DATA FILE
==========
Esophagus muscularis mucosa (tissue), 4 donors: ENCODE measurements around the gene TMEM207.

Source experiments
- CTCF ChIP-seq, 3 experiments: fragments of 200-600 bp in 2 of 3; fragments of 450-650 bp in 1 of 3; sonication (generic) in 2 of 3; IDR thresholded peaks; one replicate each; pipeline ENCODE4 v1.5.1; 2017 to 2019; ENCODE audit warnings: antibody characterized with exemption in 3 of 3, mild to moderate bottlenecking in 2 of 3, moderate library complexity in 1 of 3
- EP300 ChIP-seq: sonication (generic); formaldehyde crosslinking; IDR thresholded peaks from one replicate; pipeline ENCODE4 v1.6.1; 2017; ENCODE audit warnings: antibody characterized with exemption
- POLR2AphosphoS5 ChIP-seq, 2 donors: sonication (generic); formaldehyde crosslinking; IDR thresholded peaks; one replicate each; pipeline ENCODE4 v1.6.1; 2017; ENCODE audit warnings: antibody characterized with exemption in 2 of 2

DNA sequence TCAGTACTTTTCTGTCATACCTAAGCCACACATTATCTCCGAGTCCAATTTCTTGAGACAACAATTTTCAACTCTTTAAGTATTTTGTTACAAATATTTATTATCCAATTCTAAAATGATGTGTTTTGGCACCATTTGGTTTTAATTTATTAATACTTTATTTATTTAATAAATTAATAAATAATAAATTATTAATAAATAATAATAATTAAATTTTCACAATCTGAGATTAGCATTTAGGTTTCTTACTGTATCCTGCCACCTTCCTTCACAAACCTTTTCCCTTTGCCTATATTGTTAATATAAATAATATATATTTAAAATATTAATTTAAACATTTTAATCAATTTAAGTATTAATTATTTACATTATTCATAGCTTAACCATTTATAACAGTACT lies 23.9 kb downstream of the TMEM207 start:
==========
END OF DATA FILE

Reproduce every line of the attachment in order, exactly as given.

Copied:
Esophagus muscularis mucosa (tissue), 4 donors: ENCODE measurements around the gene TMEM207.

Source experiments
- CTCF ChIP-seq, 3 experiments: fragments of 200-600 bp in 2 of 3; fragments of 450-650 bp in 1 of 3; sonication (generic) in 2 of 3; IDR thresholded peaks; one replicate each; pipeline ENCODE4 v1.5.1; 2017 to 2019; ENCODE audit warnings: antibody characterized with exemption in 3 of 3, mild to moderate bottlenecking in 2 of 3, moderate library complexity in 1 of 3
- EP300 ChIP-seq: sonication (generic); formaldehyde crosslinking; IDR thresholded peaks from one replicate; pipeline ENCODE4 v1.6.1; 2017; ENCODE audit warnings: antibody characterized with exemption
- POLR2AphosphoS5 ChIP-seq, 2 donors: sonication (generic); formaldehyde crosslinking; IDR thresholded peaks; one replicate each; pipeline ENCODE4 v1.6.1; 2017; ENCODE audit warnings: antibody characterized with exemption in 2 of 2

DNA sequence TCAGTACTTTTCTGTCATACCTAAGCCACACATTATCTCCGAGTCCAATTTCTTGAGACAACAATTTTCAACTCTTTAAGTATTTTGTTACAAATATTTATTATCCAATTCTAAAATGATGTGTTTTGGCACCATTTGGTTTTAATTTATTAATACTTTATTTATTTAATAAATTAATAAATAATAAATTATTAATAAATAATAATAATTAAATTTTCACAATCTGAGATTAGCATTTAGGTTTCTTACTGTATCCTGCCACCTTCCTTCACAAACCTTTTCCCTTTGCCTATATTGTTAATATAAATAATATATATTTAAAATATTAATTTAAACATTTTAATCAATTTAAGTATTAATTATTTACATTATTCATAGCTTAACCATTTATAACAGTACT lies 23.9 kb downstream of the TMEM207 start: